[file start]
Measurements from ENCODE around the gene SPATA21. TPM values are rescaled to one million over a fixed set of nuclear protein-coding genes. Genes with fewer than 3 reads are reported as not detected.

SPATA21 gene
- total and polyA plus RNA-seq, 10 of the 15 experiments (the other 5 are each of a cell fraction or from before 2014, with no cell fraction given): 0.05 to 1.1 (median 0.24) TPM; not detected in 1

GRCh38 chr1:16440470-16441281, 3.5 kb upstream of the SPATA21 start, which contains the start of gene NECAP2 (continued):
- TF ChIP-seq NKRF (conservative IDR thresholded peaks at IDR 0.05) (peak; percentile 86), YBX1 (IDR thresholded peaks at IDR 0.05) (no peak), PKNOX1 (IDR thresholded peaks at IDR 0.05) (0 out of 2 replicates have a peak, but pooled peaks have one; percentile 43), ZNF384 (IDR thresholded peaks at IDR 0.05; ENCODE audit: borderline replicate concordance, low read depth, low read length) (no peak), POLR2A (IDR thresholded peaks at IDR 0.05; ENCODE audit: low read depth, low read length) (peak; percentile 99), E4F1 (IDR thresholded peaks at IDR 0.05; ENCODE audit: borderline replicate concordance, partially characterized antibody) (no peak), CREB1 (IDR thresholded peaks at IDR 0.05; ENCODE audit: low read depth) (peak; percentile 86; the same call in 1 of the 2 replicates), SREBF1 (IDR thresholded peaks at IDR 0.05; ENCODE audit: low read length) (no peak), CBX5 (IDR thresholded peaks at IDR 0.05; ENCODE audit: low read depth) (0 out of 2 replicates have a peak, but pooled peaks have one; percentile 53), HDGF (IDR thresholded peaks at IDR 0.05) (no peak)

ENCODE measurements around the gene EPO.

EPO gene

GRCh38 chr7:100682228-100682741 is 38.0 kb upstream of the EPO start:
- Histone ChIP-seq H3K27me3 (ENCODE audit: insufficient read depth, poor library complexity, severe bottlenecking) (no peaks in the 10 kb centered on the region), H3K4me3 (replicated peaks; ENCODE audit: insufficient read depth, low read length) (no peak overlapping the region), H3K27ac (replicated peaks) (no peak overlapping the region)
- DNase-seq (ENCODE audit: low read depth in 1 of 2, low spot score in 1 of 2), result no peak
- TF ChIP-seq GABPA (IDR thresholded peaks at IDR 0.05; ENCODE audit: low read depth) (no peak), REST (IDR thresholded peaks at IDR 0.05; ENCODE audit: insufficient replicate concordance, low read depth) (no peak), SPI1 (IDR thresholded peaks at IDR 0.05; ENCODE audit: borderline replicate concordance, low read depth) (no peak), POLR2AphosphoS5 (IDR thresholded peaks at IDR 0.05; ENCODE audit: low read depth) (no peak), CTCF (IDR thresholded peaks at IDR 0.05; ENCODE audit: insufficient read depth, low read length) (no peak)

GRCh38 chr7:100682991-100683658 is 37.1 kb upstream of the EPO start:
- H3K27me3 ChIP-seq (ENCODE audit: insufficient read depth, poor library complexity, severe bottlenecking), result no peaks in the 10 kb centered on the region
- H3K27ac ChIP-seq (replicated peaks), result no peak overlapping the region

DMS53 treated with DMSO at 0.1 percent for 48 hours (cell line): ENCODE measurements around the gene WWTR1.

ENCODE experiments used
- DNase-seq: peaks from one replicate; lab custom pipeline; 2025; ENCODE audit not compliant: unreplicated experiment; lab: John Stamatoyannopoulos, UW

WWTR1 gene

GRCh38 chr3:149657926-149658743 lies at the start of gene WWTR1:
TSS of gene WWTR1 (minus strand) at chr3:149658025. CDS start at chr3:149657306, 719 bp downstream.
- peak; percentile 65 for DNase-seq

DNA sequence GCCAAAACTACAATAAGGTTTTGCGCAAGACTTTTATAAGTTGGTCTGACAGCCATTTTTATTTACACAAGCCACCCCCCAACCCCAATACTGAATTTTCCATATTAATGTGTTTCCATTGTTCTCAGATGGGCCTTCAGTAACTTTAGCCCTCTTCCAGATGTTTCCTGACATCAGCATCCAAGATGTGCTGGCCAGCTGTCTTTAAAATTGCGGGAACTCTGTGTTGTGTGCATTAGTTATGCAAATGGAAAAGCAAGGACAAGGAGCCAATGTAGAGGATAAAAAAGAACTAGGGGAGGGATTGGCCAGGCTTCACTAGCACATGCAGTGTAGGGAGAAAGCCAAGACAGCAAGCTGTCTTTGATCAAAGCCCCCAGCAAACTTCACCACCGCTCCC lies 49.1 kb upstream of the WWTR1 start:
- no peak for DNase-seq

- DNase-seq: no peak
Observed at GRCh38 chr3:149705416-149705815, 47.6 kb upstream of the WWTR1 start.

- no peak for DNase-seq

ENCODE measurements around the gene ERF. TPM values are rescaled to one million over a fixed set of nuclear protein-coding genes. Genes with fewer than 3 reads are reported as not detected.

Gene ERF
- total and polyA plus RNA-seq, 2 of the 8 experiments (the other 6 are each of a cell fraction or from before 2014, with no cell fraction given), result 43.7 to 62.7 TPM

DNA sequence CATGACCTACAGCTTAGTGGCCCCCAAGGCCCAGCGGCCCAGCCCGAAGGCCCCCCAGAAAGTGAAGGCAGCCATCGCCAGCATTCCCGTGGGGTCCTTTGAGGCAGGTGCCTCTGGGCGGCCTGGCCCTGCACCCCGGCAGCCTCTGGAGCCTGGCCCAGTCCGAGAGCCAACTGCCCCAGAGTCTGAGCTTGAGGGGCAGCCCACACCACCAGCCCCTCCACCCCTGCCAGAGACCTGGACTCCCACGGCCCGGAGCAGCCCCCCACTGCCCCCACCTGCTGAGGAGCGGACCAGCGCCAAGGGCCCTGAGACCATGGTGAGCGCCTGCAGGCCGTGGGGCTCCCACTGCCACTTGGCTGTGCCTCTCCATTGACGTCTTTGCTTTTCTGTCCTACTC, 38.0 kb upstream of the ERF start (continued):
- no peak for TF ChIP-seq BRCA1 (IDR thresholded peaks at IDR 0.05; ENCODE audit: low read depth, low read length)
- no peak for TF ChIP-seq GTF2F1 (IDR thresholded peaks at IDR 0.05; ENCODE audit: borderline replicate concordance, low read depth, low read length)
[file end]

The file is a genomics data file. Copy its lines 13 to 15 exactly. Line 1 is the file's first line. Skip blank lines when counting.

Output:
- H3K27me3 ChIP-seq (ENCODE audit: insufficient read depth, poor library complexity, severe bottlenecking), result no peaks in the 10 kb centered on the region
- H3K27ac ChIP-seq (replicated peaks), result no peak overlapping the region

DMS53 treated with DMSO at 0.1 percent for 48 hours (cell line): ENCODE measurements around the gene WWTR1.